True Crime

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  • The criminals who ended their days in Strangeways Prison - and the crimes that sent them there.  A collection of murder cases from around Manchester each of which ends in the accused being executed at Strangeways Prison.  Some of the accounts, at the end, feature an author's note in which suggests that perhaps the accused was innocent and should not have been hanged...Many a lot of these crimes are particularly shocking, evil and unmotivated. There is also a first-hand account written by Charles Parton, who was sentenced to death for murder and served 11 years before being found not guilty.
  • It can take years for love to turn to murderous hate - or it can happen overnight. What drives a woman or man to committ the ultimate betrayal - to take the life of a parent, a child, a sibling, a lover? This is a volume of unflicnhing exploration of fourteen well-known - and not so well-known - murder in the family cases and it takes the reader inside the life and mind of both the killer and victim.  The cases include: The slaying of Maureen Thompson by her husband Rory; the murders of the four Folbigg children by their mother Kathleen; the sudden explosion of murderous rage within Sef Gonzales that resulted in the destruction of those closest to him; and more.  Illustrated with black and white and colour photographs.
  • Ronald Joseph Ryan was hanged in Melbourne on February 3, 1967, following his conviction for the shooting murder of a prison warder during a daring escape from the maximum-security Pentridge prison thirteen months before. The decision of the Victorian government in December 1966 to proceed with Ryan’s death sentence sparked immediate media condemnation and angry political protests, and put the Liberal premier, Sir Henry Bolte, under siege for the duration of the case. State governments around the country moved to abolish the death penalty in the 1970s and 1980s, and Ronald Ryan became the last man to be hanged in Australia.  But who was Ronald Ryan, and how did he come to be the focus of such dramatic political events? Drawing on previously unpublished documents and personal accounts — including details of Ryan’s childhood and his early turn to crime — this book reveals the truth about Ryan’s guilt. It also goes behind the scenes to tell for the first time of the life-long anguish of the judge who pronounced the death sentence, the inner workings of the secret cabinet meeting that decided Ryan’s fate, and the dramatic political process that resulted in the rejection of eleventh-hour appeals to save Ryan. Illustrated with black and white photographs.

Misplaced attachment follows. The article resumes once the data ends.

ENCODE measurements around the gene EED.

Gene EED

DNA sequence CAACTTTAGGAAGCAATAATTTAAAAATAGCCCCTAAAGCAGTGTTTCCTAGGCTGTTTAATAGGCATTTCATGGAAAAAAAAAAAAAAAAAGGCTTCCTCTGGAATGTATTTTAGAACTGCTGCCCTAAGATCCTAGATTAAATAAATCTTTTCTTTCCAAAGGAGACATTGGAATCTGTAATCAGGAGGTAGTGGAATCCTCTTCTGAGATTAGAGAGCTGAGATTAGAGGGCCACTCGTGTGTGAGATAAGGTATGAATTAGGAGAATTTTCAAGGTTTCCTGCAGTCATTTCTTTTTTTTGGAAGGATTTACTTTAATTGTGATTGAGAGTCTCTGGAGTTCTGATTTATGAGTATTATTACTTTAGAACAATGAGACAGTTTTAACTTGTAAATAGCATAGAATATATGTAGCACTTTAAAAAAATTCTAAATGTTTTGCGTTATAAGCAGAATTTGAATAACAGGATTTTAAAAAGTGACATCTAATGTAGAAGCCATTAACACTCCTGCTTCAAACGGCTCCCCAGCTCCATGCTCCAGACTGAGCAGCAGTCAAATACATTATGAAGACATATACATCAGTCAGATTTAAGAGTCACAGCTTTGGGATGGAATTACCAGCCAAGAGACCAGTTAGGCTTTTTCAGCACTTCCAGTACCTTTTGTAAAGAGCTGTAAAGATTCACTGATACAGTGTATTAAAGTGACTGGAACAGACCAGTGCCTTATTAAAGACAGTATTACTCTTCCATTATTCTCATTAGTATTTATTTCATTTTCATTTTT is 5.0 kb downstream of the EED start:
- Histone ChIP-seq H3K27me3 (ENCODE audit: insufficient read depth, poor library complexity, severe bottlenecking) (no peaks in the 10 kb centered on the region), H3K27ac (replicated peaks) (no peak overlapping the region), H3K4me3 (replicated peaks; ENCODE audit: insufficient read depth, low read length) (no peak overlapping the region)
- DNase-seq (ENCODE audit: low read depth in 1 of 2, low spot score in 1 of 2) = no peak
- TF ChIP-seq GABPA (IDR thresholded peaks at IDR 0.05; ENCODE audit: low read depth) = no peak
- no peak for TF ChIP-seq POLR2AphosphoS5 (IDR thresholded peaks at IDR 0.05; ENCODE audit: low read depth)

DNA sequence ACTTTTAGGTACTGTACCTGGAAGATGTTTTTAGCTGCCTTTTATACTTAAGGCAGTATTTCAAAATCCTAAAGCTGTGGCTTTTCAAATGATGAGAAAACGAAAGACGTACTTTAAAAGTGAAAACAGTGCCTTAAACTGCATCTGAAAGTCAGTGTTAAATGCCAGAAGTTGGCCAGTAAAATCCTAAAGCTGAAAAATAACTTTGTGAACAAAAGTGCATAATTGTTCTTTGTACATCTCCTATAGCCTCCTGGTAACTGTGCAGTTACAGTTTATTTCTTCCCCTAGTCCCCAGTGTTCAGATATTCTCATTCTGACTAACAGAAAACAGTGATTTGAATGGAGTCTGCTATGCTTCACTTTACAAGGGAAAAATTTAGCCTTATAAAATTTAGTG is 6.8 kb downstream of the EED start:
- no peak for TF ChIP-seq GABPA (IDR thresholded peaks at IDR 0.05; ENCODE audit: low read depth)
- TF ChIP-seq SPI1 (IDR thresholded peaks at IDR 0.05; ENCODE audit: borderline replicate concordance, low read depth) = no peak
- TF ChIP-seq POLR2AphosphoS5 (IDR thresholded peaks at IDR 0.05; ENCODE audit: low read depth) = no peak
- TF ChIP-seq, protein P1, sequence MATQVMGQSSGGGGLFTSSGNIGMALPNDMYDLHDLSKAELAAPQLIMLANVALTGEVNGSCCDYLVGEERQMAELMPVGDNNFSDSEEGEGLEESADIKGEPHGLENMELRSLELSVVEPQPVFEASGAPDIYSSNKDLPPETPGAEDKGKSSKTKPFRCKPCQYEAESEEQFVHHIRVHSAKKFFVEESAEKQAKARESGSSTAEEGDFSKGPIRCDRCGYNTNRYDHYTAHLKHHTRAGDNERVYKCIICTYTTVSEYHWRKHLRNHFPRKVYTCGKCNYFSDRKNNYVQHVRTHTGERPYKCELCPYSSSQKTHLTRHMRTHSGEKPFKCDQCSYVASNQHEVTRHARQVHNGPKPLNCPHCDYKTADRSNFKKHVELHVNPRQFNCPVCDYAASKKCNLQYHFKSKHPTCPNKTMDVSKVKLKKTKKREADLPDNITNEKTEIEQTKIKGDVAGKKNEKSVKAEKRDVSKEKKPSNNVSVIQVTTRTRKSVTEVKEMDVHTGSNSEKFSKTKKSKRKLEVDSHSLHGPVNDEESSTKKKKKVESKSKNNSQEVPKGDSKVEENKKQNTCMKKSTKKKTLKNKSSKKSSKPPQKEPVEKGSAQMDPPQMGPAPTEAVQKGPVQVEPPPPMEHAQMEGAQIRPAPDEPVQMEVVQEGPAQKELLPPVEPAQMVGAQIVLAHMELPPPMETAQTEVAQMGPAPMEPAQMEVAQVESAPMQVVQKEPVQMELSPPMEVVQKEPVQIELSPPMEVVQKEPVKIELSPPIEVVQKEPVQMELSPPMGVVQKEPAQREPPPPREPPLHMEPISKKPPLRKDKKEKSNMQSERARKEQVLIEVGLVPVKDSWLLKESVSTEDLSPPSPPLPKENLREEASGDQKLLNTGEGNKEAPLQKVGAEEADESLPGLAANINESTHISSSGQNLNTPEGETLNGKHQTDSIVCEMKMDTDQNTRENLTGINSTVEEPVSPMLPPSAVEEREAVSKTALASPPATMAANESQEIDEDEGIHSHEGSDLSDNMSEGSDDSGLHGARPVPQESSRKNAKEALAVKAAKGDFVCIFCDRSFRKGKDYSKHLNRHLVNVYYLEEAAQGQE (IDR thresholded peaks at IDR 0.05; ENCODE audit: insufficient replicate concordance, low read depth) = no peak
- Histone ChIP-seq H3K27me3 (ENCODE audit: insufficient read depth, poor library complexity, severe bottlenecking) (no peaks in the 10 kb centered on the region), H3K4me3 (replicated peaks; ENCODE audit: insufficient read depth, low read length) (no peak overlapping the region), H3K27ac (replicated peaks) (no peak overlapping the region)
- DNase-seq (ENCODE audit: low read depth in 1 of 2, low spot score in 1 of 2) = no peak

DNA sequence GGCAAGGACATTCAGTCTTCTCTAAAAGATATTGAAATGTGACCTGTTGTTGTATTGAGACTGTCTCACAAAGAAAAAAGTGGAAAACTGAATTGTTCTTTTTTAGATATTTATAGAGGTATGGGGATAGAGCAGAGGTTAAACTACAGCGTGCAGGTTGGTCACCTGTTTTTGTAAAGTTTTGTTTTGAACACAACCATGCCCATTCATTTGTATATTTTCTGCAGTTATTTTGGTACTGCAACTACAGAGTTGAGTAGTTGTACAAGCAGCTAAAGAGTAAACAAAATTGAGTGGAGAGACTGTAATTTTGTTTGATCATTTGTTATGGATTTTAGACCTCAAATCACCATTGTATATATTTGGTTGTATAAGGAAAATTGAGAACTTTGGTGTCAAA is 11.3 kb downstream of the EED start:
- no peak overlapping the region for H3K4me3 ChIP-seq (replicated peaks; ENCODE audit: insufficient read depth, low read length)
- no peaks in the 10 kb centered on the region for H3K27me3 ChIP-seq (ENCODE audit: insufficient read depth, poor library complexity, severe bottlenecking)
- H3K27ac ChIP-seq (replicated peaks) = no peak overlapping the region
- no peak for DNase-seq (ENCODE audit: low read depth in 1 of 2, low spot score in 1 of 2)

• At the end of 1831, authorities unearthed a series of crimes at 3 Novia Scotia Gardens that appeared to be a copycat of the infamous Burke and Hare killings in Edinburgh only three years earlier.  Soon three body-snatchers were on trial for providing the anatomy schools of London with suspiciously fresh bodies for dissection.  They became famous as the London Burkers and their story was dubbed "The Italian Boy" case.  The ensuing uproar forced legislation to end body-snatching in Britain.  As well as covering the actual case, this book is a fascinating window on the lives of the poor of 1830s London.
  • A chance encounter in a fish-’n’-chip shop set Brendan James Murray on the trail of a mystery. Had a gay man been secretly murdered on H.M.A.S Australia during the Second World War? The veteran he spoke to was certain. ‘I knew about it,’ he said. ‘We all did.’ But was the story true? If so, who was the dead man? And why was it so hard to find out? This book is the search for the answer, almost stone-walled by cover-up and silence. In the end, it brings us to the lies that have shrouded our understanding of war, and especially of war at sea. As one of the survivors poignantly says, ‘I want to pass it on to the next generation. What it was like. What it was really like.’